Thursday, December 15, 2016

Foyer Forest

There’s a forest in my foyer! A very nicely behaving one too – NO shedding needles and no leaves to rake, just lots of pretty stitches! Want to make a forest for your house? Read on!

You will need:

Assorted green quilt weight cottons (a fat quarter of three different green prints will do the trick)
14" x 18" of Soft and Stable foam from
Variegated quilting thread
Sewing thread
Trims as desired (rick-rack, pompoms, yarn for couching)
FREE downloadable pattern found HERE

Let’s get started!                  

Download and print the pattern; it’s free! Cut out the pattern pieces on the black lines. There are two sizes, a large tree and a small tree.

Cut a different print for each part of the pattern, in any combination that makes you happy.

Sew the three parts together with a ½” seam allowance and press the seams open. (If you wish, insert pompoms or other suitable trim in between the seams as you sew them up.) Cut a piece of Soft and Stable foam a little larger than the joined together tree.

Quilt as desired. You can meander around, free motion stipple, or whatever takes your fancy. My BabyLock Sashiko and I had some fun!

Not only did I quilt my trees on the Sashiko, but I also added flip-stitched yarn for a touch of “snow” on one of them! (Click HERE to go read more about my Baby Lock online Sew at Home classes.)

You can always couch on yarn with a wide zigzag or sew on other pretty trims. If you do, and if you’d like to keep the back seam on the tree neat, begin and end your added trim bits in the same place on their opposite sides. To make this easy, measure and mark those spots before you begin.

If you need to, trim away the extra foam from the two long sides of the quilted tree.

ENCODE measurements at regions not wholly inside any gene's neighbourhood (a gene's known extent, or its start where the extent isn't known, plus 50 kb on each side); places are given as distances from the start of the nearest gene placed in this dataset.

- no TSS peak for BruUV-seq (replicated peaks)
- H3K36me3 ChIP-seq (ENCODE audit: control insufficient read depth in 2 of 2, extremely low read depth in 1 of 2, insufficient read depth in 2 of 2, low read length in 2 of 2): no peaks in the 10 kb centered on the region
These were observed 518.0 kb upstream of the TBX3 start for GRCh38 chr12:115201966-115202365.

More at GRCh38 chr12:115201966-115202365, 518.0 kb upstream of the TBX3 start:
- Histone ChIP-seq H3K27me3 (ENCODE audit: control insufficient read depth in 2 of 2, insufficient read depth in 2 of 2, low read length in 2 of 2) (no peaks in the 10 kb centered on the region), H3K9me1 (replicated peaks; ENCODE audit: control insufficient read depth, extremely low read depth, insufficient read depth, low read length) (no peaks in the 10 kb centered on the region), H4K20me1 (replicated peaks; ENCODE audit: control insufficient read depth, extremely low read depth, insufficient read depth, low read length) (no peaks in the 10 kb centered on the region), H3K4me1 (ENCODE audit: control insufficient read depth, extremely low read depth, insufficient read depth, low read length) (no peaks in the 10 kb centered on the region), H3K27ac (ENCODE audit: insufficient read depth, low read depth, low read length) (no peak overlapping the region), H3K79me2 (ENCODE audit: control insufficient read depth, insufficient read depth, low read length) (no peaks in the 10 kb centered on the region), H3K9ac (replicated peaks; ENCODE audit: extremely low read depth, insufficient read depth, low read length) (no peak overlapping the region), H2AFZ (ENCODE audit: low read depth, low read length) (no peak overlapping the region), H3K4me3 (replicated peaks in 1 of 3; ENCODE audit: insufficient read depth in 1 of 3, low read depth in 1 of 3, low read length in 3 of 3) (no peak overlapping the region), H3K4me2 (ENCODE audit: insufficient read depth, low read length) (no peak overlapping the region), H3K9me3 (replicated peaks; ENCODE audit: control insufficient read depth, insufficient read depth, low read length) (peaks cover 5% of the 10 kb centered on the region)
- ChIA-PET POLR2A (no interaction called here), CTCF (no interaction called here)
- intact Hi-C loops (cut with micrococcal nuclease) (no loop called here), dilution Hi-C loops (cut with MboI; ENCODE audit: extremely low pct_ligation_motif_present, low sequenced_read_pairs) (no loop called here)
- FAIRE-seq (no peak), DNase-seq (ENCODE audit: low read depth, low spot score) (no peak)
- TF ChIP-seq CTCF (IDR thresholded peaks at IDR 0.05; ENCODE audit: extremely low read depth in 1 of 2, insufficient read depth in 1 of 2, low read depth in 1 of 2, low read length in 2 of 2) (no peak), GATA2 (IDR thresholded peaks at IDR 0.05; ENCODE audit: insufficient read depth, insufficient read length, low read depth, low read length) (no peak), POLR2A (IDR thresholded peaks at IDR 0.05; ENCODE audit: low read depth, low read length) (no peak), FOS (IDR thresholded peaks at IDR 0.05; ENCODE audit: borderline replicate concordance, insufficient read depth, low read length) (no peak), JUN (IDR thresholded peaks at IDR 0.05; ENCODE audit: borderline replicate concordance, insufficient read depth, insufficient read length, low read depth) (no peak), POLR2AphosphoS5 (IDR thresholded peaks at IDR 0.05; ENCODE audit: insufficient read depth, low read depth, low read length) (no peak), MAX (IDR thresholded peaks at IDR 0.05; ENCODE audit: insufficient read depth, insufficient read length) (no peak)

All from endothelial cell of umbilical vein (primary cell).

Serge off the excess foam along the bottom curved edge. If you don’t have a serger, cut off the excess foam and zigzag stitch instead. (My Baby Lock Ovation does lots of fancy stuff, but it's the way she performs simple tasks like this so speedily that makes her worth her weight in gold to me!)

Press under the finished edge. Try to keep it even, and turn up just enough to hide the serged (or zigzagged) edge. Strangely enough, I found it easier to do this from the right side – you might have better luck on the wrong side; just keep in mind that you need a hot iron and steam, which might mess with the foam there. If you do iron from the wrong side, use a press cloth to be safe.

Stitch along the bottom to hem. Once again, I found it easier to do this from the right side.

Fold the quilted tree in half, right sides together, so that the raw edges of the two straight sides are aligned. Sew together with a ½” seam allowance. You will probably have better luck keeping the bottom hemmed edge aligned by starting there. (Helpful Hint: Set your presser foot down about 1” above the bottom hemmed edge. Sew in reverse until you get to the bottom, and then sew up the side of the tree.) Trim a little of the seam allowance away at the top pointed end of the tree.

Turn your tree right side out. To make the bottom neat and tidy, open the seam flat and sew across along the hem stitching on the right side to secure it in place.

While you can certainly stitch any trim onto the tree quite easily before you sew up the sides, you can also just GLUE trim to it using fabric glue after it has been sewn. I love Beacon’s Fabri-Tac fabric glue. It holds quickly, and it dries clear and flexible.

Go for it! Make a pretty forest today! Wouldn’t these look cute with some felt stars on top? Or what about tiny, festive embroidery designs? I hope you enjoy this project – I sure have!

Happy Stitching!


Tuesday, October 25, 2016

Tag! You're It!

Have you noticed how babies make a bee-line for any shiny, soft bits of fabric hanging off things? That’s probably why taggie blankets are so popular. Well, Baby Kate needed a taggie blanket, but not just ANY fabric would do for my little princess, ha! Luckily I had a stash of silk velvet, truly fit for royalty!

As you may know, I dye silk velvet for my own class kits and sometimes I end up with more fabric than I actually need. The extra fabric gets fat-quartered and sold in the shop. While packing up a new dye batch lately I thought, “oh man, wouldn’t this be the loveliest blankie ever?” and YES, it is!